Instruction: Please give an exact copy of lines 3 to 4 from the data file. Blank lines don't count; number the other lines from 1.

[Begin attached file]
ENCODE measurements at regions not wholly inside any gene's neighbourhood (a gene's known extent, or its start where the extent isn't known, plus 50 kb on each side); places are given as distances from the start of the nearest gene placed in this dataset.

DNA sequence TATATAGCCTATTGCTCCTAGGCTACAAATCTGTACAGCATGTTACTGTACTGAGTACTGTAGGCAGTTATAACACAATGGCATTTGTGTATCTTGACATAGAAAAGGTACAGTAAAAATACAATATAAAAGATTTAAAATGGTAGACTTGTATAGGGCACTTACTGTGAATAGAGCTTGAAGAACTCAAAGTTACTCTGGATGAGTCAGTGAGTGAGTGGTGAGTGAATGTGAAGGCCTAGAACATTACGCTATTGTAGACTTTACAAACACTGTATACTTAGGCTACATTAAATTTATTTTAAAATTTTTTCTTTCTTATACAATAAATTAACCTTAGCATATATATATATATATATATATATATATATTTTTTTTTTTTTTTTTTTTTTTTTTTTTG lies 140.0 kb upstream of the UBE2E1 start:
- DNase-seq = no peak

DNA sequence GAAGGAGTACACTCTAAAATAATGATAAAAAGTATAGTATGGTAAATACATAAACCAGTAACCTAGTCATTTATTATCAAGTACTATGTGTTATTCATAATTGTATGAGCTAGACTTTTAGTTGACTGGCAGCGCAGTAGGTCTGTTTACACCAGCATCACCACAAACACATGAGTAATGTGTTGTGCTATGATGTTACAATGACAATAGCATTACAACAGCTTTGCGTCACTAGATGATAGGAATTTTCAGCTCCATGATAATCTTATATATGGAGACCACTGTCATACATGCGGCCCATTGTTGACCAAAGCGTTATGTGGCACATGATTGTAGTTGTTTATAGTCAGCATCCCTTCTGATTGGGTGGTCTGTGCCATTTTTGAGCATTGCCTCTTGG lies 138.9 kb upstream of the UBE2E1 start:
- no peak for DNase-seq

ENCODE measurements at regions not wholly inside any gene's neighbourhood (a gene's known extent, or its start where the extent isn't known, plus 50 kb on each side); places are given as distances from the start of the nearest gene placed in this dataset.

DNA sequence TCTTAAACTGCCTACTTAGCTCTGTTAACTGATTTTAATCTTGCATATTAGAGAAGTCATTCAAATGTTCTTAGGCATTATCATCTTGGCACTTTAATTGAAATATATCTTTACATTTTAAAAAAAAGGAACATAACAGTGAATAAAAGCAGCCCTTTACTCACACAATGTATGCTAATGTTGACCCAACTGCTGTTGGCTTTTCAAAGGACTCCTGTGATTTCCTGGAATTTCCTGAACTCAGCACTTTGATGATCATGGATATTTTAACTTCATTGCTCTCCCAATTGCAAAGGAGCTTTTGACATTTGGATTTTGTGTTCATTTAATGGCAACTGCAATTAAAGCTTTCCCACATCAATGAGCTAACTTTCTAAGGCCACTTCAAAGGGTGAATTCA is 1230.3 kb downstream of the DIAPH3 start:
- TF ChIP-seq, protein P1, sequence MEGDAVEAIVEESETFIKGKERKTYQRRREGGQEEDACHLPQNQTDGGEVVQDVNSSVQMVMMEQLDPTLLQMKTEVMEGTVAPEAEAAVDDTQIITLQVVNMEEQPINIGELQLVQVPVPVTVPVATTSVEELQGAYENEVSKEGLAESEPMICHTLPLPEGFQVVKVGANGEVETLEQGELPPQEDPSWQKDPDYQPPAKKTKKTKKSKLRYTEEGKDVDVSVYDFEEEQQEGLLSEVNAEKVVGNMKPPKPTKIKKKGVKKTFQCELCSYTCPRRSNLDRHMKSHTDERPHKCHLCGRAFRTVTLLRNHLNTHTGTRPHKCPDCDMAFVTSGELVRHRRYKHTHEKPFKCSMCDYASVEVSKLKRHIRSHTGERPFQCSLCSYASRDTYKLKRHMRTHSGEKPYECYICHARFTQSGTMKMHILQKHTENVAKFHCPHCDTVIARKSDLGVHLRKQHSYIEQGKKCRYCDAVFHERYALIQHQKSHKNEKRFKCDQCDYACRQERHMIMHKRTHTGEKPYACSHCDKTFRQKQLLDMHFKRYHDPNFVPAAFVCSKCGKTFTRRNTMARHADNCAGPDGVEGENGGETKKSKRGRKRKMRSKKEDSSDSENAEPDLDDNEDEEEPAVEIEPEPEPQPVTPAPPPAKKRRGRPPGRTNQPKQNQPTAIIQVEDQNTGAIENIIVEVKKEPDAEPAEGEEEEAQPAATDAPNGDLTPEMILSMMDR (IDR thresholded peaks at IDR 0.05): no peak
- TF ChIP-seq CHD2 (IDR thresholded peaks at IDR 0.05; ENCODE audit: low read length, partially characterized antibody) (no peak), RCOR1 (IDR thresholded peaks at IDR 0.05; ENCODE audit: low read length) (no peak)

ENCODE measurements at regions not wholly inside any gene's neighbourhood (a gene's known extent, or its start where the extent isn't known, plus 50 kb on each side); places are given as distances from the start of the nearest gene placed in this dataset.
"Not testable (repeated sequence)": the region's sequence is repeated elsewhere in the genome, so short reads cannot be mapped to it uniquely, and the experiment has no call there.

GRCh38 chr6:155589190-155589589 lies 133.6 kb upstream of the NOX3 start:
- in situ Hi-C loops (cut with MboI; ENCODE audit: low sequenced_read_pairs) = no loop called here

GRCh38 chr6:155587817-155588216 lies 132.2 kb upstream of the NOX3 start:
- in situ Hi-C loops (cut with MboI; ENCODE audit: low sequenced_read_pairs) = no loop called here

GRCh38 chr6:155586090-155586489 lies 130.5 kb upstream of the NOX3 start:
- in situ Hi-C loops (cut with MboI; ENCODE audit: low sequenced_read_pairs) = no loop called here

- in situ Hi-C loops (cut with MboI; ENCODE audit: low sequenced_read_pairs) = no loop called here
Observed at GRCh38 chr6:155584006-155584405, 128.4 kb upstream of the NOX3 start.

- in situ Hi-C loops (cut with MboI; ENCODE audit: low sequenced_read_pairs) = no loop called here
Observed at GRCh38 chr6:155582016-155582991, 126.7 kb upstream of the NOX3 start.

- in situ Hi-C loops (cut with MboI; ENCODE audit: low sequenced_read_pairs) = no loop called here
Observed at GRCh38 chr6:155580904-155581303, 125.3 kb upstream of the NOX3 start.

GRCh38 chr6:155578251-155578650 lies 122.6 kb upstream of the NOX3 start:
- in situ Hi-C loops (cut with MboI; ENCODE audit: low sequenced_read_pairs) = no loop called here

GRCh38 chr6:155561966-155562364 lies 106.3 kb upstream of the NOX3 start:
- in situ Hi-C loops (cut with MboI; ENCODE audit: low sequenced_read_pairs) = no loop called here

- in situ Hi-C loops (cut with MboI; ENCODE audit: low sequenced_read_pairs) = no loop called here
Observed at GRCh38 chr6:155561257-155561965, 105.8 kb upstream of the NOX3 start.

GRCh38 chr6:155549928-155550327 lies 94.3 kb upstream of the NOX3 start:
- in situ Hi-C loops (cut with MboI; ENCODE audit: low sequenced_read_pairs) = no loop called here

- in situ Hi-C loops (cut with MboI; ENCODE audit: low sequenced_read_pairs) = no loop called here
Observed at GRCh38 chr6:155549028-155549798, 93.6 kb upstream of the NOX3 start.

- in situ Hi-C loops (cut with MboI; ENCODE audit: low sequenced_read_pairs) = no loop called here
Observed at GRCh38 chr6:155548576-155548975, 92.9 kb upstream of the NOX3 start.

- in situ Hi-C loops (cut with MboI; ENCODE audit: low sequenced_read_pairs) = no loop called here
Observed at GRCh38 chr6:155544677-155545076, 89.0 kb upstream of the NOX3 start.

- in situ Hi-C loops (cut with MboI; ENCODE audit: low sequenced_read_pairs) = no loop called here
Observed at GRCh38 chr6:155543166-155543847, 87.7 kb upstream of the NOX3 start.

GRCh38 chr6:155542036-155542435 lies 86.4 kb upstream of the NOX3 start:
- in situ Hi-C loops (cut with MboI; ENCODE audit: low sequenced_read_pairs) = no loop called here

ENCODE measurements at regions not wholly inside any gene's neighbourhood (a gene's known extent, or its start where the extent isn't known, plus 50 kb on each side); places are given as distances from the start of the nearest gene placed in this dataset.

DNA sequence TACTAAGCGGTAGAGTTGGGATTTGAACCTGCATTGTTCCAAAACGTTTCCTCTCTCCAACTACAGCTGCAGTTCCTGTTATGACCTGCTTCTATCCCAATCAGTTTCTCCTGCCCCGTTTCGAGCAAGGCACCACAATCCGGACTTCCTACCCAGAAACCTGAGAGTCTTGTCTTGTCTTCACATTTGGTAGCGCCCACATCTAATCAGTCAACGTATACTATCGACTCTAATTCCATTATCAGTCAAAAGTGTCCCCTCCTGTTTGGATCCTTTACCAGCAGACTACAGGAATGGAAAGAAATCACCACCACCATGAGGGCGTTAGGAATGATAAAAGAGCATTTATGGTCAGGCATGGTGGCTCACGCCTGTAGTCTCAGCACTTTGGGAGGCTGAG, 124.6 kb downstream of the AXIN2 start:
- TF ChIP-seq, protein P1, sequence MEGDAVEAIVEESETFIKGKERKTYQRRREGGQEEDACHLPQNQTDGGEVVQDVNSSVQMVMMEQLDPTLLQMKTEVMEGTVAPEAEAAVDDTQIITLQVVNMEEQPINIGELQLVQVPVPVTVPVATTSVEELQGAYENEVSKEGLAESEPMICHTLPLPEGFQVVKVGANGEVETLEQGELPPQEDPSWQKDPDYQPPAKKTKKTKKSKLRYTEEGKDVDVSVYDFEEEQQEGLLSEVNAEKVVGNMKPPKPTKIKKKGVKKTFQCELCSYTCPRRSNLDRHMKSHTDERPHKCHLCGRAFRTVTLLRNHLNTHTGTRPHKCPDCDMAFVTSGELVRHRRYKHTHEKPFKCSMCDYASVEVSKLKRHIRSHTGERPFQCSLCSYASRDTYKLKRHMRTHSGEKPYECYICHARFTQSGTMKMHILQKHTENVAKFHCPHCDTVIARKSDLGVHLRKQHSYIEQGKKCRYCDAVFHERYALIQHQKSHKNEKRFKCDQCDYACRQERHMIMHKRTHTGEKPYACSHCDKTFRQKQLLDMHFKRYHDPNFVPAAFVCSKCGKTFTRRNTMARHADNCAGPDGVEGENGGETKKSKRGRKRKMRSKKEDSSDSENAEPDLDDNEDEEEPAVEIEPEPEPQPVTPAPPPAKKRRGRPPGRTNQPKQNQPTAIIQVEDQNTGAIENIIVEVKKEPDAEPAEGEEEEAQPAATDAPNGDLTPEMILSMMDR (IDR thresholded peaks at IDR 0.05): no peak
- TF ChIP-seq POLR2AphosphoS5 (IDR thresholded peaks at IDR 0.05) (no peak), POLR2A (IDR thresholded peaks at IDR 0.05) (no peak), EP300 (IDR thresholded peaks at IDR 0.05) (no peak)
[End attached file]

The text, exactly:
- DNase-seq = no peak

DNA sequence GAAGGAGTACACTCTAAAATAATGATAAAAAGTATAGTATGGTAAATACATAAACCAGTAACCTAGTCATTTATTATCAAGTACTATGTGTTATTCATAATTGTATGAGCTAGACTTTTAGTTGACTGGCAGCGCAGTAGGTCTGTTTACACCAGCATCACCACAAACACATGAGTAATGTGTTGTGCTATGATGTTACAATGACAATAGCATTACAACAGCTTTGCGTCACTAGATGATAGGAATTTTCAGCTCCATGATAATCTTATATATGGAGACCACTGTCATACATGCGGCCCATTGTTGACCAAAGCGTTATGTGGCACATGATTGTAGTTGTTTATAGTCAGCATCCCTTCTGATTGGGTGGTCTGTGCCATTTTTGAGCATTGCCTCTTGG lies 138.9 kb upstream of the UBE2E1 start: